To give an objective definition of duty is entirely impossible. Yet there is duty from the subjective side. Any action that makes us go Godward is a good action and is our duty; any action that makes us go downward is evil and is not our duty. (Quoted by Yatiswarananda, 1979, p.74).
Note that evil actions are explicitly said to draw us "down," away from God on a vertical dimension.
The Third Dimension in the United States
I have taken the time to discuss Hindu ethics because it illustrates so clearly a vertical dimension of social cognition that is operating, I believe, in most or all human cultures. Once we know what to look for, we can find evidence of this dimension in modern Western cultures as well. Issues of elevation and purity appear unexpectedly in our otherwise two-dimensional social world, just as the three dimensional sphere appeared in the two dimensional world of Flatland. Knowing about this third dimension can help us explain phenomena that otherwise would be mysterious.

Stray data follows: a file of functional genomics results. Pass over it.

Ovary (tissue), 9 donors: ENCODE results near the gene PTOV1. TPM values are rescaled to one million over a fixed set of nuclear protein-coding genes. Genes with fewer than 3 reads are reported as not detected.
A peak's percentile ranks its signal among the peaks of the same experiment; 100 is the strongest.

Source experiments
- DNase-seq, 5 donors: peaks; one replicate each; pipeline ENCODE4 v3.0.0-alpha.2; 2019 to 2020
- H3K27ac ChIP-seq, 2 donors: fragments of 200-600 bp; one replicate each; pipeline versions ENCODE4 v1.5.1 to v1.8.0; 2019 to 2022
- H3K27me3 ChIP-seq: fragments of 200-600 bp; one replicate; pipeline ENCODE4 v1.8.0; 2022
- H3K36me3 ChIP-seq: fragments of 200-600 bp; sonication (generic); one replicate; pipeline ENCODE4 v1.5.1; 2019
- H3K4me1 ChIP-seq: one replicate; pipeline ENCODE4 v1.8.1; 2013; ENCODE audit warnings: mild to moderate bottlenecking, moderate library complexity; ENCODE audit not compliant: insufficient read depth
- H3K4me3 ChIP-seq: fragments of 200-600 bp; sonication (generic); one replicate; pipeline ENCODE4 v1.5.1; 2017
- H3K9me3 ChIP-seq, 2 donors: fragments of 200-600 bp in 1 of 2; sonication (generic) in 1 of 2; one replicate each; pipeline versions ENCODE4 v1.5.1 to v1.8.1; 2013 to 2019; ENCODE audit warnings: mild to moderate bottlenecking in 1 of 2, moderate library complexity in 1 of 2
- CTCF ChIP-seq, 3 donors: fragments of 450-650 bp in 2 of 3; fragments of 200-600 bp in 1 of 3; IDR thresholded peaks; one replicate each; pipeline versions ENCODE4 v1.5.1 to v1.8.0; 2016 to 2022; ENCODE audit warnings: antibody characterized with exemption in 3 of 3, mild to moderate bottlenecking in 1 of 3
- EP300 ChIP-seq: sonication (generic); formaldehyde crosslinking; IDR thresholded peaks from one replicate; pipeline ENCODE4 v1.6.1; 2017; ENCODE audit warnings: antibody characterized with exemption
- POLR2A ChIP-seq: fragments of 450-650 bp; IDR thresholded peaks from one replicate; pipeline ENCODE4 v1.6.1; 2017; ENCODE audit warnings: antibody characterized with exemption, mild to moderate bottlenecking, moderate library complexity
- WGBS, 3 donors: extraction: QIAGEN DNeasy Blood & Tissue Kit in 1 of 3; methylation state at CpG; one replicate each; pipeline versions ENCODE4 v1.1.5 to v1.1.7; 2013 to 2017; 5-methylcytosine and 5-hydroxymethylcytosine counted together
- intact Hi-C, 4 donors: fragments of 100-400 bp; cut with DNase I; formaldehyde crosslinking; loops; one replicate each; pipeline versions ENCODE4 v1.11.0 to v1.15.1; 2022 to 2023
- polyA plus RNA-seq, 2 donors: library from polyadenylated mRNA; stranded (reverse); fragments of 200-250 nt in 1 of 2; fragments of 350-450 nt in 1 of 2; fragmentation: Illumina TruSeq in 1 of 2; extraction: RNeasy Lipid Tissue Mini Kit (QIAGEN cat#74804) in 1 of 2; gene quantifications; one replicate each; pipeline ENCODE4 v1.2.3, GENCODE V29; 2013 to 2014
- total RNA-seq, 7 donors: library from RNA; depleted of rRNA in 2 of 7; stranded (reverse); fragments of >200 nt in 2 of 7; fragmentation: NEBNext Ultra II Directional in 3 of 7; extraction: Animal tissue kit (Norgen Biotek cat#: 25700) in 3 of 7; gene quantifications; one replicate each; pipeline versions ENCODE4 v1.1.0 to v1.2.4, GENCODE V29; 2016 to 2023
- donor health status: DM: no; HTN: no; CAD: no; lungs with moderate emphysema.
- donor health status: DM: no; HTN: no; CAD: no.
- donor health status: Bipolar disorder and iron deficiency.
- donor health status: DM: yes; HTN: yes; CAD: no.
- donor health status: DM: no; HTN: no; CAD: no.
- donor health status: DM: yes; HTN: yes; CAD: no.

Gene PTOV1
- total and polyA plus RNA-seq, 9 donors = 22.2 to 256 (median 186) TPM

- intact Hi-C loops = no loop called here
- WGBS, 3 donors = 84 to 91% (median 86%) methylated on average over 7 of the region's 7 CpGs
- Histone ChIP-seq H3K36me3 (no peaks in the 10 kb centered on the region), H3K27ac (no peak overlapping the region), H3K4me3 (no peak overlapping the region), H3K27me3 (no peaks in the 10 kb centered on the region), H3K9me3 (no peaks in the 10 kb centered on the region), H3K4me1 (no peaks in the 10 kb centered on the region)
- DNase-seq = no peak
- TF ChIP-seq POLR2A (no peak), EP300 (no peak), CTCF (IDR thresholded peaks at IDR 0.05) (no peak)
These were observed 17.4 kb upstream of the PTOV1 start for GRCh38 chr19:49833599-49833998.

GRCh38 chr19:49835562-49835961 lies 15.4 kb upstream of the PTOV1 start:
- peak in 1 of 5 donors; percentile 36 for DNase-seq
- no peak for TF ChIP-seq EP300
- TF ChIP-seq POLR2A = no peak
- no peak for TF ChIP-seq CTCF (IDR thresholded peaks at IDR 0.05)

For example, why do Americans moralize drugs and sexuality? Given their strong endorsement of personal autonomy and liberty, there should be a national consensus that individuals have the right to engage in whatever activities they choose, as long as those activities are harmless, consensual, and private. Yet there is no such consensus (Haidt & Hersh, 2001).